What is it like to take a Wharton class? Here’s a look inside “Technology, Innovation, and Entrepreneurship in the New Space Era,” a one-of-a-kind elective led by Management Prof. Rahul Kapoor.
With Prof. Rahul Kapoor
Who can take this course?
Wharton MBA students.
What is it about?
Over the past five years, humanity has taken a massive leap into a new Space Era. My course offers a synthesized understanding of how technology, innovation, and entrepreneurship are shaping this emerging sector. We’ll explore present business opportunities and challenges, as well as their effects on society and the planet.
Why teach it?
To prepare students to understand the disruptive changes that the Space sector is currently undergoing, and learn how they could apply their knowledge in the pursuit of future opportunities in space.
How are you teaching it?
As a 5-day intensive course. We have 20 guest speakers representing entrepreneurial startups, incumbent space companies, and leaders in public agencies, as well as investors.
With Arie Kouandjio, WG’23
Why did you take this course?
According to research from Morgan Stanley, the space industry is expected to grow from a $350 billion industry to a $1 trillion industry from 2020 to 2040. “New space” is a rapidly growing industry with massive potential. I took this course as a natural fit for refining my understanding and realistic potential of the industry.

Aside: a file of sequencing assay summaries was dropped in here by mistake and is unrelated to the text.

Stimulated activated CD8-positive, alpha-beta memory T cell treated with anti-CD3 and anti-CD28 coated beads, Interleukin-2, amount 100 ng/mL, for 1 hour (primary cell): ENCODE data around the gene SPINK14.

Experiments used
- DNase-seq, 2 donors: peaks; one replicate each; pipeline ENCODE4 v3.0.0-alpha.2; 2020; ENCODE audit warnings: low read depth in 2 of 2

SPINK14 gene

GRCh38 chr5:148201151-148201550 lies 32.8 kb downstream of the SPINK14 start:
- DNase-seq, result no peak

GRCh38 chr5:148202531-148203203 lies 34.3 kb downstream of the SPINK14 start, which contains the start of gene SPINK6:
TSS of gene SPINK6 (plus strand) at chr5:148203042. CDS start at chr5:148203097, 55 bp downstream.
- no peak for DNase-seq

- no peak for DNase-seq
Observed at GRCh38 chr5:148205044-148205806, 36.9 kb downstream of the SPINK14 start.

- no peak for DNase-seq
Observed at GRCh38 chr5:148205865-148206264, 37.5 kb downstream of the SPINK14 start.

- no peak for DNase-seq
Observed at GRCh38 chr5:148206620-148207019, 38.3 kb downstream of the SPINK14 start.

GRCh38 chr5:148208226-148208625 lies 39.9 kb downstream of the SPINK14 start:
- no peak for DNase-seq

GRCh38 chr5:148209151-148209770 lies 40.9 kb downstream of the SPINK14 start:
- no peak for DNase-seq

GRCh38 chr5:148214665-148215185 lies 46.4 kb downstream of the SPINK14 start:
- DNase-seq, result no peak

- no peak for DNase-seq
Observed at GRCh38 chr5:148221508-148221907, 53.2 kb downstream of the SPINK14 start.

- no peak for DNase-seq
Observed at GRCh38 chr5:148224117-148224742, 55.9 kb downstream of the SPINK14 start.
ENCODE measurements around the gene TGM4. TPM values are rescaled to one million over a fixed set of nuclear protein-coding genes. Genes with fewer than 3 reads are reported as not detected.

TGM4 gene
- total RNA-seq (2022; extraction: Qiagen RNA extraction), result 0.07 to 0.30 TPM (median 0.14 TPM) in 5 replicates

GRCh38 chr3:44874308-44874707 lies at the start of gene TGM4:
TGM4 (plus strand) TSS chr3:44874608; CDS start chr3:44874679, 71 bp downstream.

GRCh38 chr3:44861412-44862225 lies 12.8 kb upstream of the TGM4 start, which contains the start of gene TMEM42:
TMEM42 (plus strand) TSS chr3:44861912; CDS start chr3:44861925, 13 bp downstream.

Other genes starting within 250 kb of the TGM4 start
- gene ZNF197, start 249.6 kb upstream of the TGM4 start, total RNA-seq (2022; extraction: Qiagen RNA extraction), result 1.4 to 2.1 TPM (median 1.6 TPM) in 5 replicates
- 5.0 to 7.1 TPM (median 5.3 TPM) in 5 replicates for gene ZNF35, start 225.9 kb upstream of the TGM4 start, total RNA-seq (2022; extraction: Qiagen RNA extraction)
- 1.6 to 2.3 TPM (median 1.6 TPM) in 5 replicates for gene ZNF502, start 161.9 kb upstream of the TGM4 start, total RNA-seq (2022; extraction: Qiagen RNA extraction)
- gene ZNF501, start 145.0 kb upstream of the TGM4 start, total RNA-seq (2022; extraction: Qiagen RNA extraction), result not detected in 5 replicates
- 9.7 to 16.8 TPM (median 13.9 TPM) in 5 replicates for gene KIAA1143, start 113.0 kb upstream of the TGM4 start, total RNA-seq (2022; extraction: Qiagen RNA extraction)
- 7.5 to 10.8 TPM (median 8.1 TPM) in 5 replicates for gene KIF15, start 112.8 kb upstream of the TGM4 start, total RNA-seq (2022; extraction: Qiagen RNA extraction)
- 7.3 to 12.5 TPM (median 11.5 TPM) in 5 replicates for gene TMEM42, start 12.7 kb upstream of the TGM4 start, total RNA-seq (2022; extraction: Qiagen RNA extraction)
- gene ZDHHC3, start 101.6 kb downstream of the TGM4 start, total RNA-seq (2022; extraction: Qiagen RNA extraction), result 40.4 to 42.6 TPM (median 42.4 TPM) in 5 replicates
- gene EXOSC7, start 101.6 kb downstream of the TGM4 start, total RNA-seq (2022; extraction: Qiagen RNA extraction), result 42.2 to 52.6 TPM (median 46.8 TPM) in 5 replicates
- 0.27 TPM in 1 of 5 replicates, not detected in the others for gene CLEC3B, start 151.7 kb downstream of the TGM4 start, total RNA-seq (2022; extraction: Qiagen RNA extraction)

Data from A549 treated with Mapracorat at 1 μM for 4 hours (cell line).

What was your biggest takeaway?
My biggest takeaway from this course is that though space tourism gets the majority of media attention in “new space,” there are many aspects of space like in-space manufacturing and mining that are much realer and closer than I thought. Such capabilities are being worked on now, and the ecosystems and business cases around them are further along the technological development curves than I previously believed.
Who would you recommend this course to?
I would recommend this course to someone that’s been exposed to the popular career paths like banking, private equity, and consulting, but doesn’t feel they’ve found a calling in them. Even if a career in space ultimately isn’t their calling, they may get the ball rolling on thinking through other “outside-the-box” career ideas.
— Ariana Bedoya Mansilla and Gloria Yuen
Posted: June 3, 2022